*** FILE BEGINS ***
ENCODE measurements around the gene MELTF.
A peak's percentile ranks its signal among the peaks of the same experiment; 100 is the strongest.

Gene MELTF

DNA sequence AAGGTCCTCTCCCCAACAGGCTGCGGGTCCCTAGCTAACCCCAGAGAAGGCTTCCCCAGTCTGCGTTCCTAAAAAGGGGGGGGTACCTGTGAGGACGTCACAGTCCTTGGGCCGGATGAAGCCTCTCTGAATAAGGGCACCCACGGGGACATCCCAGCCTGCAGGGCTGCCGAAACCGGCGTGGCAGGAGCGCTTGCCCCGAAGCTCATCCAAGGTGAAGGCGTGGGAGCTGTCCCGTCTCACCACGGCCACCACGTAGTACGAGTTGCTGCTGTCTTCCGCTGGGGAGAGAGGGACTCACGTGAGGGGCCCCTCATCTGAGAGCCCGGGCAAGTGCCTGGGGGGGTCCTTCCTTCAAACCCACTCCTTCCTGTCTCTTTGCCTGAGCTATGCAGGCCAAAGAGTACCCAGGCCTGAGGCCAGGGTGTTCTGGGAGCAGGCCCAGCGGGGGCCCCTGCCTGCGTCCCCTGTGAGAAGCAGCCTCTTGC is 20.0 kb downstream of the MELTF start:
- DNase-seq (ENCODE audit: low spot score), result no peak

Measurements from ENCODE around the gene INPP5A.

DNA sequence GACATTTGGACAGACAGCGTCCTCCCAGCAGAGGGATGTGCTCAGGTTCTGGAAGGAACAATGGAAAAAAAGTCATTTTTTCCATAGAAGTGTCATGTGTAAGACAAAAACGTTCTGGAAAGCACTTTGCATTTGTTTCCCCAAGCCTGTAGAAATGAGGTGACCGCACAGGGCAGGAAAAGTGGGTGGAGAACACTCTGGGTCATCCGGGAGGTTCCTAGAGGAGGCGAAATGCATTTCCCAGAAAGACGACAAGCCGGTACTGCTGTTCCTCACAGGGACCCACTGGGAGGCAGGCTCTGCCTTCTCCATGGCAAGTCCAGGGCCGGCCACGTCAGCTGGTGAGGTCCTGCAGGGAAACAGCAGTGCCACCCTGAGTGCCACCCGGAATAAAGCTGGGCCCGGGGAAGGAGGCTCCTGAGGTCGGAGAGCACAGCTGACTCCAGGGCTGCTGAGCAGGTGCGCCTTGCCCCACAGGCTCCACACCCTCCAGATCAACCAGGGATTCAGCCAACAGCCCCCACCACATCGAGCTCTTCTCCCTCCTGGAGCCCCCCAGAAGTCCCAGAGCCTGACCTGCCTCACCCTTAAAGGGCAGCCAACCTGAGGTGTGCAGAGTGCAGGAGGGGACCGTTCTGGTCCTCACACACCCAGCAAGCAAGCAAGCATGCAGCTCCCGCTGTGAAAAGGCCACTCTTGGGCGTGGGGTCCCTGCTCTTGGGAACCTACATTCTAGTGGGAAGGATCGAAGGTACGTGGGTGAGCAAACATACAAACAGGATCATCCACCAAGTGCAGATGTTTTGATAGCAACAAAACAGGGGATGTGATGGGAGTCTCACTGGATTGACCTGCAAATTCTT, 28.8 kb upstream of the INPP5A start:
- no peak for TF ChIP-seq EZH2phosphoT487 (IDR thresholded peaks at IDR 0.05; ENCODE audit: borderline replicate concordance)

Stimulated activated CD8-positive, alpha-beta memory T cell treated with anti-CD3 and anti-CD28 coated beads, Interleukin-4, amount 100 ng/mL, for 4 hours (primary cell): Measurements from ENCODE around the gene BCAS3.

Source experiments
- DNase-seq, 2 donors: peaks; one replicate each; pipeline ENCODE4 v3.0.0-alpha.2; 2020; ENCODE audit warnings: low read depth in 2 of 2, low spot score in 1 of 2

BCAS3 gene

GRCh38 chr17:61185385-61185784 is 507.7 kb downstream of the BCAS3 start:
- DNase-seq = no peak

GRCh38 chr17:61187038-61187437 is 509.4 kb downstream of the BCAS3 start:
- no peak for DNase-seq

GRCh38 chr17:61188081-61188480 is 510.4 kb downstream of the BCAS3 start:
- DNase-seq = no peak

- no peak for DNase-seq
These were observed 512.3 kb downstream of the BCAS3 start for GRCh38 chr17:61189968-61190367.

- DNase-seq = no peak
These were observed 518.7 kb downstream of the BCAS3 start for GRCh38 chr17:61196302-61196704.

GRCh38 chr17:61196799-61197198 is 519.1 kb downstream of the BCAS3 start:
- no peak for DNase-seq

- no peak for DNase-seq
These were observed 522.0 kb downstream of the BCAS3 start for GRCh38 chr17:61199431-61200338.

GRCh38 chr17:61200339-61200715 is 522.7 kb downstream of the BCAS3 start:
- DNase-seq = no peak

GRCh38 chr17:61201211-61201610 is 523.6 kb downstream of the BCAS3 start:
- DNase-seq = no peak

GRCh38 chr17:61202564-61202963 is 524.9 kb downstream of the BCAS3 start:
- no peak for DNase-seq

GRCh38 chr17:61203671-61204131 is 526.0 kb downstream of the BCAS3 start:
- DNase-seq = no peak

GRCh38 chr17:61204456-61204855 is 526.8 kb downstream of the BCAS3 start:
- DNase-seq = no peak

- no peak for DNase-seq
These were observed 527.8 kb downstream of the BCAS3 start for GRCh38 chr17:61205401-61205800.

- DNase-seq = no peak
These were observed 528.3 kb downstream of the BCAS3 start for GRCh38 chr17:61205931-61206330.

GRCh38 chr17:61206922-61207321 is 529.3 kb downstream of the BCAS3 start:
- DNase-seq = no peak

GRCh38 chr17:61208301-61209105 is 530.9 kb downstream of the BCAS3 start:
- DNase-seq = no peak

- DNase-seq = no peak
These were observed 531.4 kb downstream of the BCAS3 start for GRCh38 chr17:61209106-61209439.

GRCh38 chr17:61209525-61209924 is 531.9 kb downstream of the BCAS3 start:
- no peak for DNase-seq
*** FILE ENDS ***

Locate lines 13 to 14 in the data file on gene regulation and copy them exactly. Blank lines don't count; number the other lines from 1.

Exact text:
GRCh38 chr17:61185385-61185784 is 507.7 kb downstream of the BCAS3 start:
- DNase-seq = no peak